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A Jewish State
Theodor Herzl proposes a solution to the 'Jewish Question' and to anti-Semitism: a separate and independent ...
My Father's Girl
Jane Addams, whose Hull-House became a symbol of progressive reform, here remembers her father who helped ...
Paris Goes to War
As the World War engulfs Europe in August 1914, Edith Wharton reports from Paris on the ...
Lord Charnwood recounts the development and importance of Lincoln’s Emancipation Proclamation, a signal event in American ...
Darwin Changes His Mind
Here is Darwin’s account of his visit to the Galapagos Islands with its myriad species, which ...
A Grand Way to Chronicle a War
A fascinating glimpse of World War II journalism behind the front lines at Paris’s Hotel Scribe, ...
The Genius and the Jerk
Walter Vatter explores the early years of Steve Jobs--was he a genius, or simply an expert ...
Courting Racial Justice
President Harry Truman skirts Congress and uses the Justice Department ...
Nonfiction Books and Essays
Featuring good writing for serious readers, Now and Then short-form nonfiction books and essays are available exclusively as Kindle books, Nook Books, iPad books or ebooks for other popular mobile devices.
Each week, we publish original titles, excerpts from forthcoming books, and reprints of work worthy of being read again. We focus on writing that is historically based but also has relevance for present day events.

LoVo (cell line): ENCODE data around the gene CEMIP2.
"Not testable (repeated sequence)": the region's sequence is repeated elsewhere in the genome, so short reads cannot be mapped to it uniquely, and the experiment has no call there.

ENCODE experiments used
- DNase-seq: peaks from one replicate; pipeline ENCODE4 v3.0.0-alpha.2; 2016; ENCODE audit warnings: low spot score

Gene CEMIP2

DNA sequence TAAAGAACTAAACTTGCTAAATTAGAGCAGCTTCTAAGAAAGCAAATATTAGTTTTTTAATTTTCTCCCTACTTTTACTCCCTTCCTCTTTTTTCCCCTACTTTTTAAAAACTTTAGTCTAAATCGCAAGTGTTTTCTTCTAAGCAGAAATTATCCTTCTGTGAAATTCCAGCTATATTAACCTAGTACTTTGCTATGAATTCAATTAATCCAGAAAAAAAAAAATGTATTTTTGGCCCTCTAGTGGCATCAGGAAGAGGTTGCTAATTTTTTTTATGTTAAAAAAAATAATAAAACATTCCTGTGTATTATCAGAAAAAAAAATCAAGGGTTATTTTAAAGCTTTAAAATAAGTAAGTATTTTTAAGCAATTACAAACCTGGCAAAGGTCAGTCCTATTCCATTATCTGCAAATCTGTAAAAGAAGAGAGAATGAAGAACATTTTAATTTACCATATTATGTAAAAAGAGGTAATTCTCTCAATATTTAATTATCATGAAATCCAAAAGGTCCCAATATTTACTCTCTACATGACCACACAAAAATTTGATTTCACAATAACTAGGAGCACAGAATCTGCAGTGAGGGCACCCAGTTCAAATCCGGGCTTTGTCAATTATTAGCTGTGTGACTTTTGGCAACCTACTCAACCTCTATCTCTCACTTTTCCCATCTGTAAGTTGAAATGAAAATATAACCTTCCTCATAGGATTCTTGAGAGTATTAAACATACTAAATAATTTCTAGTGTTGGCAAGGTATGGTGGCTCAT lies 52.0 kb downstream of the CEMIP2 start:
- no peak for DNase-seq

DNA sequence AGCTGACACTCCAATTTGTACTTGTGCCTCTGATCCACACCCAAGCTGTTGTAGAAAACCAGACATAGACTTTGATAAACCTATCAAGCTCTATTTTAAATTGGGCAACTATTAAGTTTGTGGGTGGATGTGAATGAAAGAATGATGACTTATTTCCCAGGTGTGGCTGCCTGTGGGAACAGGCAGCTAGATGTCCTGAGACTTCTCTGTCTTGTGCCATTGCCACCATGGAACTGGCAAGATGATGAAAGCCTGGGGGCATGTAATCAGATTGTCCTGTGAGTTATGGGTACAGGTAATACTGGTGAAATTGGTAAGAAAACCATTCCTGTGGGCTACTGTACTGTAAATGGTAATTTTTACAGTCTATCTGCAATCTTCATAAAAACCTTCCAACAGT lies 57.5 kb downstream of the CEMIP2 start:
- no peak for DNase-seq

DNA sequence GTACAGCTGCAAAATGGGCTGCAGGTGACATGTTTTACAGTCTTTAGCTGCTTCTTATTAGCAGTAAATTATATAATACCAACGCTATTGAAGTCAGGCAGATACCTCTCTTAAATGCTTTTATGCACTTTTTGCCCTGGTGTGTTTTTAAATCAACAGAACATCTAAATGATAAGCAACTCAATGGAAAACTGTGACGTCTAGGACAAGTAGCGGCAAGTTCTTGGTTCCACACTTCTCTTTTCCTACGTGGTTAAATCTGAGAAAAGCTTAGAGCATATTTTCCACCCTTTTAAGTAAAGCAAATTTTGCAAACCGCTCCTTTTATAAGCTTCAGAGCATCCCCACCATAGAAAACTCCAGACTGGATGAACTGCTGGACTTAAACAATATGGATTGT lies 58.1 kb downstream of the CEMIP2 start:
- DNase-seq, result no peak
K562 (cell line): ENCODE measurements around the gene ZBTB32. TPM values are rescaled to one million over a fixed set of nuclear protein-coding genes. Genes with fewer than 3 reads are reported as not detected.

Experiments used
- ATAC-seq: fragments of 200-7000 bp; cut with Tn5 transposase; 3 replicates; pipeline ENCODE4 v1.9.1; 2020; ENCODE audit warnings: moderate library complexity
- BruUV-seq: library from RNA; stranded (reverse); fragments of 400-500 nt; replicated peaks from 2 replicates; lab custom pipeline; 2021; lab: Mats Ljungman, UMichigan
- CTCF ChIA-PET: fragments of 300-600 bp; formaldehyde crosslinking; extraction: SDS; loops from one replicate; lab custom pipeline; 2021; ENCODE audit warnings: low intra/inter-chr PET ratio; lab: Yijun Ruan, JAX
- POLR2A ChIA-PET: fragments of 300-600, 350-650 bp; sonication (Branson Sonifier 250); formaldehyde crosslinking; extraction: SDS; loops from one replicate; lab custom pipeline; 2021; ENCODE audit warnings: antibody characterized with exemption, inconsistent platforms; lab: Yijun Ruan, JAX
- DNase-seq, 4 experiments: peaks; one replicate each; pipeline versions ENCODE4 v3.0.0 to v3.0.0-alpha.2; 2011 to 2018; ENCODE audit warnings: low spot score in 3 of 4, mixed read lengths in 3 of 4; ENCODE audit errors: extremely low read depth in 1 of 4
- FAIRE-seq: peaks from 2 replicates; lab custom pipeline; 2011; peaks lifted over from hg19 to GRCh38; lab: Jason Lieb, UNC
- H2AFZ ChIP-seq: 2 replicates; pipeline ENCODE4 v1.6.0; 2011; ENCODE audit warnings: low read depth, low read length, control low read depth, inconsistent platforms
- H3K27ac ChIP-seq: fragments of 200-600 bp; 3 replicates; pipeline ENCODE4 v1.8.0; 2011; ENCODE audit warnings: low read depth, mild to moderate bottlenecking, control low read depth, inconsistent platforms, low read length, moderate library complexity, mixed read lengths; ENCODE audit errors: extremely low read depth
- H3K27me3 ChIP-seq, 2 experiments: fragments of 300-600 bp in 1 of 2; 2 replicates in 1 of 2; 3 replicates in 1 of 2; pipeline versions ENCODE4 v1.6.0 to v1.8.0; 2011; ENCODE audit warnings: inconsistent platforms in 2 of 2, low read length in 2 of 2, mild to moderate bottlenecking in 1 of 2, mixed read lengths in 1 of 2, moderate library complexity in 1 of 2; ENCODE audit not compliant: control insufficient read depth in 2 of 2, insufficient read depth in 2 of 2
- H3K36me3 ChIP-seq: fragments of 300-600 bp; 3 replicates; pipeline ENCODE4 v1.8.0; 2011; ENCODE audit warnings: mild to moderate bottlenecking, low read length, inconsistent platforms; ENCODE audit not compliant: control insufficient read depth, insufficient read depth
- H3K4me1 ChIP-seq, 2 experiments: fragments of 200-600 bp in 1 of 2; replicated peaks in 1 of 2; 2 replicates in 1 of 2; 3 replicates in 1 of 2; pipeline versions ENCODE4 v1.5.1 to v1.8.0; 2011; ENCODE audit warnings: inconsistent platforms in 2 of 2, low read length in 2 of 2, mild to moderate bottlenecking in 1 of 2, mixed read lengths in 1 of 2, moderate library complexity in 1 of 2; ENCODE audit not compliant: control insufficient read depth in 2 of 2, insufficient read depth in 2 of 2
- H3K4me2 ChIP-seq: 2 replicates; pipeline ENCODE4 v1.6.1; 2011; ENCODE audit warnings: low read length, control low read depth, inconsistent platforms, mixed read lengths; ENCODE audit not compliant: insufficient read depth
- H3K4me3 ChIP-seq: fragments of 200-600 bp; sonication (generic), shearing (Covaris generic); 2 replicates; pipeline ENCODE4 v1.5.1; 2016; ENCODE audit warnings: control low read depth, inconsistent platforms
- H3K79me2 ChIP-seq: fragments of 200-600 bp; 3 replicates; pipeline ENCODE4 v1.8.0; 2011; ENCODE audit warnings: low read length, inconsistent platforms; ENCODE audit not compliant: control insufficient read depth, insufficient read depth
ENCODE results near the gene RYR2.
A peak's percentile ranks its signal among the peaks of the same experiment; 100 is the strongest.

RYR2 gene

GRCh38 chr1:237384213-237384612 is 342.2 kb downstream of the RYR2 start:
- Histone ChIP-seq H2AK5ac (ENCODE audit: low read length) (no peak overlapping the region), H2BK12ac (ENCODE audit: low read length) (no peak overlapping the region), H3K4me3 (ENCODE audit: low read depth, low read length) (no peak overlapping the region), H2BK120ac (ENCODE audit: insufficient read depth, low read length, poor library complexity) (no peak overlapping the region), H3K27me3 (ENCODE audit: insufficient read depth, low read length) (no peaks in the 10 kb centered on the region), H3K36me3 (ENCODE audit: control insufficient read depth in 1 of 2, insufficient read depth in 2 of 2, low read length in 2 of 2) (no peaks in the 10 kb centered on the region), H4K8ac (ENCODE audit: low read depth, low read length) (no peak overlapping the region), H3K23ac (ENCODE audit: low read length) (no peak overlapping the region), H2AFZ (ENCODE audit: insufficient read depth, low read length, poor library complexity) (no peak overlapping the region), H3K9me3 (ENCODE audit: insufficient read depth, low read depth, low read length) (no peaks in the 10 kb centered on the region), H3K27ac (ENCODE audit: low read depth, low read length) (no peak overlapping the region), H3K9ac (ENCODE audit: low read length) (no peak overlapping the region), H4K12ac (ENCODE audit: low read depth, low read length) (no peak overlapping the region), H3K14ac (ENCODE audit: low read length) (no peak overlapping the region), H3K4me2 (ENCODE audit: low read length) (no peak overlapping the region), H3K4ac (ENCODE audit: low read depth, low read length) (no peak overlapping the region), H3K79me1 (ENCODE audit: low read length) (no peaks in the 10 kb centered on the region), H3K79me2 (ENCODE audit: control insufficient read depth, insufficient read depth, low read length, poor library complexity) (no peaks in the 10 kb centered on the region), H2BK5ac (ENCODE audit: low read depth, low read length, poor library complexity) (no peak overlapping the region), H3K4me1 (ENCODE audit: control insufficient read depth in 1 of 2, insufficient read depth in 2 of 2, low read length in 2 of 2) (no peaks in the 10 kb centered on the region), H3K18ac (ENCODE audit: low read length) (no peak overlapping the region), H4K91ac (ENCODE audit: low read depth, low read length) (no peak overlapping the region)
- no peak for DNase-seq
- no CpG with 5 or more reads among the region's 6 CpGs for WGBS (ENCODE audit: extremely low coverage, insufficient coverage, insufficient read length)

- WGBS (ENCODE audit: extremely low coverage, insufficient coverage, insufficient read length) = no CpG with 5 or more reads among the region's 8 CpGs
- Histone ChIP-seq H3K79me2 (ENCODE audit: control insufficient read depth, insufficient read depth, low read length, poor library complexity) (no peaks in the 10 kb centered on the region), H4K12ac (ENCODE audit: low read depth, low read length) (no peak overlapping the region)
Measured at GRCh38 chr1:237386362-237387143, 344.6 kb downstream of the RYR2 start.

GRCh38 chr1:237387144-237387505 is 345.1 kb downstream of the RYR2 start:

Our latest titles can be found in the list below.
Walt Whitman Responds to the Civil War
by Walt WhitmanAmerican History
For three years during the Civil War, Walt Whitman was a voluntary visitor and “consolant” to the wounded soldiers in Washington hospitals. His record of ministering to young soldiers in their critical moments of courage and suffering is one of the most tender accounts of war’s consequences.
The View from the Early Twentieth CenturyUnited States History
In the 1912 presidential election, Woodrow Wilson spoke to Americans at a pivotal moment in the development of the American economy. A world of individual competition and small-scale capitalism was being overtaken by a new reality of labor unions and large-scale corporations. Wilson attacked irresponsible big business and warned that regulating it would not alone solve America's problems. He saw corporate power as a threat to freedom, to be countered only by government intervention in the economy.